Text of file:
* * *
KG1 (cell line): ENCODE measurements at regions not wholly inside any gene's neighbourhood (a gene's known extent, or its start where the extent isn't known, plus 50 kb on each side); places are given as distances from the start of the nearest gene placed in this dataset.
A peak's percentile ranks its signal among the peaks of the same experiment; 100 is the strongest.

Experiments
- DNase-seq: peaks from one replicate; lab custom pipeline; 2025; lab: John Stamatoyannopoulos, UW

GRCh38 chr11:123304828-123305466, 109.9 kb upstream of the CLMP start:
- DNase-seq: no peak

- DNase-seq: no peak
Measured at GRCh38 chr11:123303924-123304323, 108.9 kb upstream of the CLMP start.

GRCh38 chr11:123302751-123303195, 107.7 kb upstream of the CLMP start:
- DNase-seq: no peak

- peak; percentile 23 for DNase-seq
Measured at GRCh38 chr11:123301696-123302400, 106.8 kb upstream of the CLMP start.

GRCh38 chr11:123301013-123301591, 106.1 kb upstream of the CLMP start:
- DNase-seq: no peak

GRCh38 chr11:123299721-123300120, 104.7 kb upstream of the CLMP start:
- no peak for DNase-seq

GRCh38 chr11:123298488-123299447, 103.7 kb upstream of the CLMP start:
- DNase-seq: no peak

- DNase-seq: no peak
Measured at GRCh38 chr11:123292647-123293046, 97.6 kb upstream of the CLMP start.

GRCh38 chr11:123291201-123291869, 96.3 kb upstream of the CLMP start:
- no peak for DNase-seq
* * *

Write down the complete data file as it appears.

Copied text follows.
KG1 (cell line): ENCODE measurements at regions not wholly inside any gene's neighbourhood (a gene's known extent, or its start where the extent isn't known, plus 50 kb on each side); places are given as distances from the start of the nearest gene placed in this dataset.
A peak's percentile ranks its signal among the peaks of the same experiment; 100 is the strongest.

Experiments
- DNase-seq: peaks from one replicate; lab custom pipeline; 2025; lab: John Stamatoyannopoulos, UW

GRCh38 chr11:123304828-123305466, 109.9 kb upstream of the CLMP start:
- DNase-seq: no peak

- DNase-seq: no peak
Measured at GRCh38 chr11:123303924-123304323, 108.9 kb upstream of the CLMP start.

GRCh38 chr11:123302751-123303195, 107.7 kb upstream of the CLMP start:
- DNase-seq: no peak

- peak; percentile 23 for DNase-seq
Measured at GRCh38 chr11:123301696-123302400, 106.8 kb upstream of the CLMP start.

GRCh38 chr11:123301013-123301591, 106.1 kb upstream of the CLMP start:
- DNase-seq: no peak

GRCh38 chr11:123299721-123300120, 104.7 kb upstream of the CLMP start:
- no peak for DNase-seq

GRCh38 chr11:123298488-123299447, 103.7 kb upstream of the CLMP start:
- DNase-seq: no peak

- DNase-seq: no peak
Measured at GRCh38 chr11:123292647-123293046, 97.6 kb upstream of the CLMP start.

GRCh38 chr11:123291201-123291869, 96.3 kb upstream of the CLMP start:
- no peak for DNase-seq